Asthma is a respiratory disease caused by inflammation of the airways in the lungs. This causes breathing difficulties, coughing, and wheezing. Some allergens can trigger inflammation of the airways which can increase the risk of an asthma attack.
In order to control asthma and reduce the risk of an asthma attack, you can follow certain preventive methods so that your asthma symptoms do not worsen. Here are some tips on how to manage your asthma symptoms.
1. Avoid asthma allergens
Identify the allergens that trigger your asthma attack. These include air pollution, allergies, cold air, smoke, and certain odors. Monitor your condition for several weeks and identify the causes of your asthma attack and track your symptoms. Once you have identified it, stay away from these allergens and you can prevent an asthma attack.
2. Avoid falling ill often
You need to take care of yourself to avoid getting sick often. Avoid close contact with people with colds and flu to reduce the risk of catching a cold and coughing, as this could make your asthma symptoms worse.
3. Stay away from smoking areas
Smoke can trigger an asthma attack. Exposure to smoke from candles, incense sticks, tobacco, and fireworks should be limited. Avoid public places that allow smoking and stay away from second-hand smoke to prevent an asthma attack.
4. Clean your home
If dust allergy is the cause of your asthma attack, your rooms should be clean and dust-free, you should change your sheets frequently, wash your pillowcase and sheets in hot water, and use a humidifier.
5. Consider taking allergen immunotherapy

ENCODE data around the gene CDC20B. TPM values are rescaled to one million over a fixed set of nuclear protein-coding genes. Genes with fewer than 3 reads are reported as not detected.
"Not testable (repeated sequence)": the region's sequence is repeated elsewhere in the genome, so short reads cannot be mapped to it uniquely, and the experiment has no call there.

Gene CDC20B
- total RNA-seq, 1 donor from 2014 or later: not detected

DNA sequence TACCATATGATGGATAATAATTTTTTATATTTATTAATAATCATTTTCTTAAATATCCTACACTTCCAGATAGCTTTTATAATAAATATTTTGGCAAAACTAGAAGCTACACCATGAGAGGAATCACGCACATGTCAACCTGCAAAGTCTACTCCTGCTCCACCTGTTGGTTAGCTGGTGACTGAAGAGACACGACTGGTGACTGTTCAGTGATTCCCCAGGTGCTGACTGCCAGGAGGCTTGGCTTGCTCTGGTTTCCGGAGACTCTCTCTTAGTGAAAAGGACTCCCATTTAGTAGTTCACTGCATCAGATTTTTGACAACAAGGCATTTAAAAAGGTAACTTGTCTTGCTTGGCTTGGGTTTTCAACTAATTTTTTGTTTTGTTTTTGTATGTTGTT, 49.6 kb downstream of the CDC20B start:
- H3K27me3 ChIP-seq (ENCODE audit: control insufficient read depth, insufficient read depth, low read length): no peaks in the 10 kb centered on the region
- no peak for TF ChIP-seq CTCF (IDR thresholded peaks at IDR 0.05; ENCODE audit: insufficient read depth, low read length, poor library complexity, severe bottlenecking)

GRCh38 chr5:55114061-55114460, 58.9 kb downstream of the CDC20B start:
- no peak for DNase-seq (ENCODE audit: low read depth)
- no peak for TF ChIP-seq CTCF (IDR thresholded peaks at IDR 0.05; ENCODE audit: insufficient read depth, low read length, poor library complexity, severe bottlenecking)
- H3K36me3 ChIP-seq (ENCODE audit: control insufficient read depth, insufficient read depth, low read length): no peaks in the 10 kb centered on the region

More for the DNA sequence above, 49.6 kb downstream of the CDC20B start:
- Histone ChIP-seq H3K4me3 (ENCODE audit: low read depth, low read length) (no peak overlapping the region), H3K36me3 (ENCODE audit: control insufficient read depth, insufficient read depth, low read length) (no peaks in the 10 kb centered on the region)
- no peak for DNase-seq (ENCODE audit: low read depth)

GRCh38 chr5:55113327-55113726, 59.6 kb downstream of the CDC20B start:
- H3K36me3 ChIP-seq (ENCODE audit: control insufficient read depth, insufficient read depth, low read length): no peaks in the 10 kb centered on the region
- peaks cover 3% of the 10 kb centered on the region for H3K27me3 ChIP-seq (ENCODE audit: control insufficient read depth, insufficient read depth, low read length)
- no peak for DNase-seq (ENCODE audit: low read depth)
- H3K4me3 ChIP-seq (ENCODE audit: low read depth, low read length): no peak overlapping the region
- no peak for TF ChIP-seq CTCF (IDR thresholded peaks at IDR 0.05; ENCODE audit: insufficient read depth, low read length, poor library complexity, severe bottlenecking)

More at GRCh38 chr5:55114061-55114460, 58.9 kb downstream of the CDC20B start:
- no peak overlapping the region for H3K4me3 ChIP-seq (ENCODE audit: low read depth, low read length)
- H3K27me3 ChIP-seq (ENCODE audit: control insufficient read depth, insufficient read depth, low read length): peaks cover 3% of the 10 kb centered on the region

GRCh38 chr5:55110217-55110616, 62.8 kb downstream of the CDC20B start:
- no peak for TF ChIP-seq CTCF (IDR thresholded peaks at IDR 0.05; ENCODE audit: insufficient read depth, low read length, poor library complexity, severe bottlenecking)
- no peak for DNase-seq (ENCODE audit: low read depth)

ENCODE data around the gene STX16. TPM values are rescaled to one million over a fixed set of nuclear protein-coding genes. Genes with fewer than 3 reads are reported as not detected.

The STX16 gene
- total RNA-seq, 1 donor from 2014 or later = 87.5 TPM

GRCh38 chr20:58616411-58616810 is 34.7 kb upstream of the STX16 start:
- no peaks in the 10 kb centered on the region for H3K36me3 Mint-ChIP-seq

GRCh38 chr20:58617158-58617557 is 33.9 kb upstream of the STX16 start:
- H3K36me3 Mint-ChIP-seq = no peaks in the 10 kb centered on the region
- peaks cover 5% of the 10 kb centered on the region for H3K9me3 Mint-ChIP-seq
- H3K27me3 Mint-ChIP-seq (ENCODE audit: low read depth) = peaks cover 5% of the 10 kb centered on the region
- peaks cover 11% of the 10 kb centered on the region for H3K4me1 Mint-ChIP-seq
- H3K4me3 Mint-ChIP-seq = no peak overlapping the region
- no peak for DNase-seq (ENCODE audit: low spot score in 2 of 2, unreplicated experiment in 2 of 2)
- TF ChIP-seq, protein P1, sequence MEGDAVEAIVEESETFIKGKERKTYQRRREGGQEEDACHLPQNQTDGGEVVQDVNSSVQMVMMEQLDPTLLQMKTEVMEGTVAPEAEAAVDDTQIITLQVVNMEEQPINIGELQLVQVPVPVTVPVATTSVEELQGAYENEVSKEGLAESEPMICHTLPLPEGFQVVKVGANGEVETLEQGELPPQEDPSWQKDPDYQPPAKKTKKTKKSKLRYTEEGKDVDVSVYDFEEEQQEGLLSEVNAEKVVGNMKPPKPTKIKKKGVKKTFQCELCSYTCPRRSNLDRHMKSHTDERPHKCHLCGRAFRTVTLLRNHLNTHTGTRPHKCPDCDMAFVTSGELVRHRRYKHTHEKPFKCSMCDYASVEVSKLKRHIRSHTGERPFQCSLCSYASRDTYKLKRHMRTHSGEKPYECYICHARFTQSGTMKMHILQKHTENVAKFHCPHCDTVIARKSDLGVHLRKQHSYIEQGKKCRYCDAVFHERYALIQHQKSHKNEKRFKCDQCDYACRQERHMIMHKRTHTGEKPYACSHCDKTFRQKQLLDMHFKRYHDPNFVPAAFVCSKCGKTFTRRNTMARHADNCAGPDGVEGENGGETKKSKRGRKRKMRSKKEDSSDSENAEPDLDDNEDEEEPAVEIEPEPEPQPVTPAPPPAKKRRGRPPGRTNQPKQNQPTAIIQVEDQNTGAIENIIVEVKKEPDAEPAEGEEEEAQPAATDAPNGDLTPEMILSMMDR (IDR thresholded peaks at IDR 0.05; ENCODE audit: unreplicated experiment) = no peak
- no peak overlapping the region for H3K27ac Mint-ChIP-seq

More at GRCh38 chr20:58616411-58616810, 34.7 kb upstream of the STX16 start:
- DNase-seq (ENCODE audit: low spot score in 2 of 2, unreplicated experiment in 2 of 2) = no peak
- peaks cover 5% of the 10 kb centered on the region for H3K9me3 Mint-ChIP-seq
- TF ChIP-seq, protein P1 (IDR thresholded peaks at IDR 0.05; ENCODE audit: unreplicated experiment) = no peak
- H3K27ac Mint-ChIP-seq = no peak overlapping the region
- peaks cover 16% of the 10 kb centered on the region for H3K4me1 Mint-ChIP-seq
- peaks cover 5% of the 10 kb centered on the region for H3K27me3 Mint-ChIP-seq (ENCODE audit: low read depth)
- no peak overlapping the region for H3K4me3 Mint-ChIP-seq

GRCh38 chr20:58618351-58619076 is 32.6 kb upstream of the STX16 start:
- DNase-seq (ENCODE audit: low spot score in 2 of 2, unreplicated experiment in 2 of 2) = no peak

Antiallergic stings (allergenic immunotherapy) can help prevent asthma symptoms and keep your asthma in control. A doctor injects small doses of allergy vaccines into your skin to make you less sensitive to allergens that cause an asthma attack.
6. Take medications
Don’t miss your asthma medications, as they will help you manage your asthma symptoms. Taking asthma medications daily will reduce inflammation of the airways and help you control your asthma.
7. Get yourself vaccinated
Get a flu shot every year to protect yourself from the flu virus (flu), which can make your asthma worse. If you get the flu, it can affect your lungs and cause inflammation and narrowing of the airways.
8. Develop an asthma action plan
The Centers for Disease Control and Prevention (CDC) and the American Lung Association recommend developing an asthma action plan to help you manage your asthma. Create an asthma action plan with the help of your doctor who will have information on your medication list, how to control your asthma symptoms, and what medications to take during an asthma attack.
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